COMMENTS ON THE CHAIRMAN’S TESTIMONY

In this excellent piece, Warren Mosler elaborates on the Fed Chief’s comments and provides a great deal of clarity to the current economic environment.  This is a must read in my opinion (Warren’s comments in bold):

“DUFFY: We had talked about the QE2 with Dr. Paul. When — when you buy assets, where does that money come from?

BERNANKE: We create reserves in the banking system which are just held with the Fed. It does not go out into the public.

WM: Not exactly, as all govt spending is done by adding reserves to member bank reserve accounts.  Reserve accounts are held by member banks as assets, and so these balances are as much ‘out into the public’ as any.
What doesn’t change is net financial assets, as QE debits securities accounts at the Fed and credits reserve accounts. But yes, spending is in no case operationally constrained by revenues.
DUFFY: Does it come from tax dollars, though, to buy those assets?

BERNANKE: It does not.

WM: Operationally he is correct, and in this case, to the extent QE does not add to aggregate demand, he is further correct.  In fact, to the extent that QE removes interest income from the economy, it actually acts as a tax on the economy, and not as a govt. expenditure.
However, and ironically,  I submit he believes that QE adds to aggregate demand, and therefore ‘uses up’ some of the aggregate demand created by taxation, and therefore, in that sense, it would be taxpayer dollars that he’s spending.

DUFFY: Are you basically printing money to buy those assets?

BERNANKE: We’re not printing money. We’re creating reserves in the banking system.

WM: Technically correct in that he’s not printing pieces of paper. But he is adding net balances to private sector accounts, which, functionally, is what is creating new dollars which is generally referred to as ‘printing money’
All govt spending can be thought of as printing dollars, taxing unprinting dollars, and borrowing shifting dollars from reserve accounts to securities accounts.

DUFFY: In your testimony — I only have 20 seconds left — you talked about a potential additional stimulus. Can you assure us today that there is going to be no QE3? Or is that something that you’re considering?

BERNANKE: I think we have to keep all the options on the table. We don’t know where the economy is going to go. And if we get to a point where we’re like, you know, the economy — recovery is faltering and — and we’re looking at inflation dropping down toward zero or something, you know, where inflation issues are not relevant, then, you know, we have to look at all the options.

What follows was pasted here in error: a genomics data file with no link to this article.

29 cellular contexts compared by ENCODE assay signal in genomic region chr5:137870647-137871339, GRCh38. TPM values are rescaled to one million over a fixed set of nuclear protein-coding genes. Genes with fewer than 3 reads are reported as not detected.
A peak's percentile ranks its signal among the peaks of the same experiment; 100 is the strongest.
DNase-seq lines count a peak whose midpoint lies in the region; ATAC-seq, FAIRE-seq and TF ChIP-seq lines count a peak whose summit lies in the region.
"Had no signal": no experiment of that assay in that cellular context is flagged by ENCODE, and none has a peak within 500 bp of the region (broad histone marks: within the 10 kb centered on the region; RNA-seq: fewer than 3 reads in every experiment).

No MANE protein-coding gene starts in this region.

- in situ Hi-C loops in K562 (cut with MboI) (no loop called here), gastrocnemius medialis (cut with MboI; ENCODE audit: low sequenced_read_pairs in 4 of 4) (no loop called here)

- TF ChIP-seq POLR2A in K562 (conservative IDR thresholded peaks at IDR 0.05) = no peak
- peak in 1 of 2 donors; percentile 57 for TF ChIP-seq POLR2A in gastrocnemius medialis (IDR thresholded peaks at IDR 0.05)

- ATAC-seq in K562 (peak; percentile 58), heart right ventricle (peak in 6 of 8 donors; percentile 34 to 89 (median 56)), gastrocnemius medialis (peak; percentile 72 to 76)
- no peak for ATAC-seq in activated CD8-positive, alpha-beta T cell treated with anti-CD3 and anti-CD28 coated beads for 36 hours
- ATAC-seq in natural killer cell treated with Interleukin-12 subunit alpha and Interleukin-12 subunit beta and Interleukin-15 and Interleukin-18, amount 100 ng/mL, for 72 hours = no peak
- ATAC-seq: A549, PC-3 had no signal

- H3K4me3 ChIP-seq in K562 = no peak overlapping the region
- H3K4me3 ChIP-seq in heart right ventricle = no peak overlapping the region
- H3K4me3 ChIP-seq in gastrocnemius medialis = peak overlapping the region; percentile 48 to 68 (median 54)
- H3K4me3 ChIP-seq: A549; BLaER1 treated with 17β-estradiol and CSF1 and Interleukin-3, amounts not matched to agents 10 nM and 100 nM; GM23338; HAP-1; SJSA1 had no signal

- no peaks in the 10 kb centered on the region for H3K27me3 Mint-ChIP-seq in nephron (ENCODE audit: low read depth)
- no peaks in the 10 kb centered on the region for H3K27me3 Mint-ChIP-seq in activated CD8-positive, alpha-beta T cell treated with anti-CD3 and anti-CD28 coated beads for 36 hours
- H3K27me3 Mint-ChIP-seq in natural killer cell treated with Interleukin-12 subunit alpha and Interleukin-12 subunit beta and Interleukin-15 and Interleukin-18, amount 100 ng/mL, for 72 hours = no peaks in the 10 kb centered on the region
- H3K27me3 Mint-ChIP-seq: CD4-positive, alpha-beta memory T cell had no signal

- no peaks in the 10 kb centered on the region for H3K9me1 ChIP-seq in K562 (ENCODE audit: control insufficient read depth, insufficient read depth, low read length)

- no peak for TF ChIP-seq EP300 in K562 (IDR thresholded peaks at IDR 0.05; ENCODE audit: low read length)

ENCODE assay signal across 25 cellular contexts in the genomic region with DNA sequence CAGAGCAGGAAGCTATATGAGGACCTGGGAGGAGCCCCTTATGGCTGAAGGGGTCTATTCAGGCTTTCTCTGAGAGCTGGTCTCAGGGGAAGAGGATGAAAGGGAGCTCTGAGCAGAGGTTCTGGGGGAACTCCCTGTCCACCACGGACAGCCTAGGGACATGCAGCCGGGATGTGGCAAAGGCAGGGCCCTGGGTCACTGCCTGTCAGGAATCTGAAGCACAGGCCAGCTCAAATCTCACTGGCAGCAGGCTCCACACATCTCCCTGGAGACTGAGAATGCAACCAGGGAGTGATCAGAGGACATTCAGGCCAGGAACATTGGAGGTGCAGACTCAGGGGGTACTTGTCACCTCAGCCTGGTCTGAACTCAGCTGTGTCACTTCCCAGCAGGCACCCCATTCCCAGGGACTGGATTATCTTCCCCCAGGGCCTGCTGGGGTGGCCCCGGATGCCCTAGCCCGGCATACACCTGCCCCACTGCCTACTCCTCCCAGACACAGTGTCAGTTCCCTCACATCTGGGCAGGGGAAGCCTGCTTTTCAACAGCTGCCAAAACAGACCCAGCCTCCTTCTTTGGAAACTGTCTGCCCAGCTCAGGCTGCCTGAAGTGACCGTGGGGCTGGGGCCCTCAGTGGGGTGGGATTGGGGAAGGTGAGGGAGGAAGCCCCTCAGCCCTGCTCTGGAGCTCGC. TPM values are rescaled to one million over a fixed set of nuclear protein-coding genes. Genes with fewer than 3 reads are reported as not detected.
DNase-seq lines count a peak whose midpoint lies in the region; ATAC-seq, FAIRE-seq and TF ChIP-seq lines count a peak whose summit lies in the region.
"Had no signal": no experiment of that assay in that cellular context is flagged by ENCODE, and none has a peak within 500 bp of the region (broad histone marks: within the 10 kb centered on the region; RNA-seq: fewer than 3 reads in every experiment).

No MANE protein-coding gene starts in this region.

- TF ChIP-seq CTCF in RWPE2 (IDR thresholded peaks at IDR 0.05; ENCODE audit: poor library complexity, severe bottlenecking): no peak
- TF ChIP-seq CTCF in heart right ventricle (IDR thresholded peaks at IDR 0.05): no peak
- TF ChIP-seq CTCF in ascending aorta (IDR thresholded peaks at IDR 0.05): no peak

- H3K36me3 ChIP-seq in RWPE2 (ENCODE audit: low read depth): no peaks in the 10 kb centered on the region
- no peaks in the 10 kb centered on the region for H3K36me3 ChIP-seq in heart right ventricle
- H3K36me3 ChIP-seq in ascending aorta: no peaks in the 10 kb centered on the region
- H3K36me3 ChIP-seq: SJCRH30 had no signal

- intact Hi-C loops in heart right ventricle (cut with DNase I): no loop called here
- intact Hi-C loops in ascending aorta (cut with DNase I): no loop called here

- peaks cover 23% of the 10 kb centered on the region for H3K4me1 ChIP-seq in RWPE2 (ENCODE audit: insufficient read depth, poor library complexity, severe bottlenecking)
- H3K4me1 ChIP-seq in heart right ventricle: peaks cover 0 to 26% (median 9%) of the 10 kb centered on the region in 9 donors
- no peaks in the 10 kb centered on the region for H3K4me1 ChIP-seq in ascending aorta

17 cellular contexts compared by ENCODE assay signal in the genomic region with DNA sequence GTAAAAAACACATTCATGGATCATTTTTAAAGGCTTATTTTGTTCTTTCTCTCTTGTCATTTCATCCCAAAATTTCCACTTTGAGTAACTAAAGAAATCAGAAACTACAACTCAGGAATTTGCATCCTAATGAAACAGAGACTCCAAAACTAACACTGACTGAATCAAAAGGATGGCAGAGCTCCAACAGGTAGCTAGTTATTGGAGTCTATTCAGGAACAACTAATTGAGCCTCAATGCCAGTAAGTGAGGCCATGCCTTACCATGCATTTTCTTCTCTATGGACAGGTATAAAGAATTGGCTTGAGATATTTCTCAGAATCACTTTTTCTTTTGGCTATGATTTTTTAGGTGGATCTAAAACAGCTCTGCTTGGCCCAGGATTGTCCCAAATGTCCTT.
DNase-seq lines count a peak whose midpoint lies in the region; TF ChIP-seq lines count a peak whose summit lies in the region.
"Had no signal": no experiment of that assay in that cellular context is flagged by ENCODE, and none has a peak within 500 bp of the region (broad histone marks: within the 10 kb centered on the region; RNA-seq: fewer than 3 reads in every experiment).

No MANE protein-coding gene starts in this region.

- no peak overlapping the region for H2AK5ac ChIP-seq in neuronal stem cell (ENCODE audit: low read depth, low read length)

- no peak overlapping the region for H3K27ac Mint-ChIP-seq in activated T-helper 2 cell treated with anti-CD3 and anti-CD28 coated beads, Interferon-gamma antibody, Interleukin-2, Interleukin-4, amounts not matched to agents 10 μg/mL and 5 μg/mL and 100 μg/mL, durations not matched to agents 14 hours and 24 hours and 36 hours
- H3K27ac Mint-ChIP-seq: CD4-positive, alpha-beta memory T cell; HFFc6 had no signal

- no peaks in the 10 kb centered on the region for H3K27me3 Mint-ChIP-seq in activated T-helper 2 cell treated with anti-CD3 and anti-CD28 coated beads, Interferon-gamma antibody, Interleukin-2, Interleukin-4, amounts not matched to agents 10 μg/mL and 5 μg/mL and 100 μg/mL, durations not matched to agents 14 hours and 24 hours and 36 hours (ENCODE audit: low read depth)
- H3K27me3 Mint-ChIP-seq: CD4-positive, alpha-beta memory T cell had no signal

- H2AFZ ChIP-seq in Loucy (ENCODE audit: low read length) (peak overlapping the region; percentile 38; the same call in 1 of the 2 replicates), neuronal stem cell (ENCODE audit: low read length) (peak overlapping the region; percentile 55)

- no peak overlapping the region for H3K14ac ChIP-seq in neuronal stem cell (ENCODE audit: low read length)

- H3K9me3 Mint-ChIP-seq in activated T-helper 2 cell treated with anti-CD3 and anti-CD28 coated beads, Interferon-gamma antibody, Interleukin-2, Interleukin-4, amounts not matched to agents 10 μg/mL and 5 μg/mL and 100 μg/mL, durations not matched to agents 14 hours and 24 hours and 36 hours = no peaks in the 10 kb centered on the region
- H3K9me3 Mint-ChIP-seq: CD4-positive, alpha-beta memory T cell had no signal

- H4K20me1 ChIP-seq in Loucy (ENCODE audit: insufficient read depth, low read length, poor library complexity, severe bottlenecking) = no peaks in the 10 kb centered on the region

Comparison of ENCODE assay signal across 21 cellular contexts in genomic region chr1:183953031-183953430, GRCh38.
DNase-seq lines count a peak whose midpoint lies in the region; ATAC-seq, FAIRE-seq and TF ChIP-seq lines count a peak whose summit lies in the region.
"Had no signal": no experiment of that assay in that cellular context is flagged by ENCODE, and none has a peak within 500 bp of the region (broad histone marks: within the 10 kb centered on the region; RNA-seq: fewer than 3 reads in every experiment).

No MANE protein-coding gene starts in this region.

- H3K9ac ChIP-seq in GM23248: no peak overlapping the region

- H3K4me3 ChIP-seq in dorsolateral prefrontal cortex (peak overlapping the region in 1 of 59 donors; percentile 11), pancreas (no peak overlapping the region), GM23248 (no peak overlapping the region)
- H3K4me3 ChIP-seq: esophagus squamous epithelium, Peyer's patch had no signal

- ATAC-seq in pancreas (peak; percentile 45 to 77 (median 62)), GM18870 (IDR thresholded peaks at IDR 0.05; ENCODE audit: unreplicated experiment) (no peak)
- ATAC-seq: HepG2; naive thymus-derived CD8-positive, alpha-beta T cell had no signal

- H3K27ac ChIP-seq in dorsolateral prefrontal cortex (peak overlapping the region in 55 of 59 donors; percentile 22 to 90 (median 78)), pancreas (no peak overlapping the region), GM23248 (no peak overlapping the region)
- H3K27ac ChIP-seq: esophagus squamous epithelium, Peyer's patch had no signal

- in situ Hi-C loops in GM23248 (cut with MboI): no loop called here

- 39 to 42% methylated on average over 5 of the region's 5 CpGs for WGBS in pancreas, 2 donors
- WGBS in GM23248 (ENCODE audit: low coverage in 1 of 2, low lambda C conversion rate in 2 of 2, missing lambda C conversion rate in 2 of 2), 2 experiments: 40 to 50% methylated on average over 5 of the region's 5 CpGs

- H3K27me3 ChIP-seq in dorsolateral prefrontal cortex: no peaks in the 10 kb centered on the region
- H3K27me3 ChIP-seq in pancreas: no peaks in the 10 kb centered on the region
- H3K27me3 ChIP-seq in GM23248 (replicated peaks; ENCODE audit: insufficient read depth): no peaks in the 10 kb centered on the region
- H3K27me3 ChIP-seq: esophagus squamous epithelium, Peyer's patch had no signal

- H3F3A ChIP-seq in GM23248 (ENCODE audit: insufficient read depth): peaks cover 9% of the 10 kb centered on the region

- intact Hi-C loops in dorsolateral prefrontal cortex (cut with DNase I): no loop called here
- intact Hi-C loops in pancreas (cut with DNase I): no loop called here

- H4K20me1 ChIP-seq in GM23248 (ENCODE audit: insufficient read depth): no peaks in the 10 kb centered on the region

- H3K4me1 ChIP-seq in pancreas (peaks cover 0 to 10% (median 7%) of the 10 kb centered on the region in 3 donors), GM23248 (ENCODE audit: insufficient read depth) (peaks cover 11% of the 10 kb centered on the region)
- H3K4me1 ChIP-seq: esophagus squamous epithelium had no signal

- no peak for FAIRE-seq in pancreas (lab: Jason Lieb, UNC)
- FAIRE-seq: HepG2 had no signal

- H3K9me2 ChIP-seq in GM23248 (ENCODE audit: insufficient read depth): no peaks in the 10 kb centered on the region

DUFFY: And QE3 is one of those?

BERNANKE: Yes.”

WM: Very hesitant, as it still looks to me like there’s an tacit understanding with China that there won’t be any more QE, as per China’s statement earlier today.

“PAUL: I hate to interrupt, but my time is about up. I would like to suggest that you say it’s not spending money. Well, it’s money out of thin air. You put it into the market. You hold assets and assets aren’t — you know, they are diminishing in value when you buy up bad assets.

But very quickly, if you could answer another question because I’m curious about this. You know, the price of gold today is $1,580. The dollar during these last three years was devalued almost 50 percent. When you wake up in the morning, do you care about the price of gold?

BERNANKE: Well, I pay attention to the price of gold, but I think it reflects a lot of things. It reflects global uncertainties. I think people are — the reason people hold gold is as a protection against what we call “tail risk” — really, really bad outcomes. And to the extent that the last few years have made people more worried about the
potential of a major crisis, then they have gold as a protection.

PAUL: Do you think gold is money?

BERNANKE: No. It’s not money.

(CROSSTALK)

PAUL: Even if it has been money for 6,000 years, somebody reversed that and eliminated that economic law?

BERNANKE: Well, you know, it’s an asset. I mean, it’s the same — would you say Treasury bills are money? I don’t think they’re money either, but they’re a financial asset.

WM: Right answer would have been gold used to be demanded/accepted as payment of taxes, which caused it to circulate as money.  Today the US dollar is what’s demanded for payment of US taxes, so it circulates as money. In fact, if you try to spend a gold coin today, in most parts of the world you have to accept a discount to spot market prices to get anyone to take it.

PAUL: Well, why do — why do central banks hold it?

BERNANKE: Well, it’s a form of reserves.

WM: Yes, much like govt. land, the strategic petroleum reserve, etc.

PAUL: Why don’t they hold diamonds?

WM: Some probably do.

BERNANKE: Well, it’s tradition, long-term tradition.

PAUL: Well, some people still think it’s money.”

“CLAY: Has the Federal Reserve examined what may happen on another level on August 3rd if we do not lift the debt ceiling?

BERNANKE: Yes, we’ve — of course, we’ve looked at it and thought about making preparations and so on. The arithmetic is very simple. The revenue that we get in from taxes is both irregular and much less than the current rate of spending. That’s what it means to have a deficit.

So immediately, there would have to be something on the order of a 40 percent cut in outgo. The assumption is that as long as possible the Treasury would want to try to make payments on the principal and interest of the government debt because failure to do that would certainly throw the financial system into enormous disarray and have major impacts on the global economy.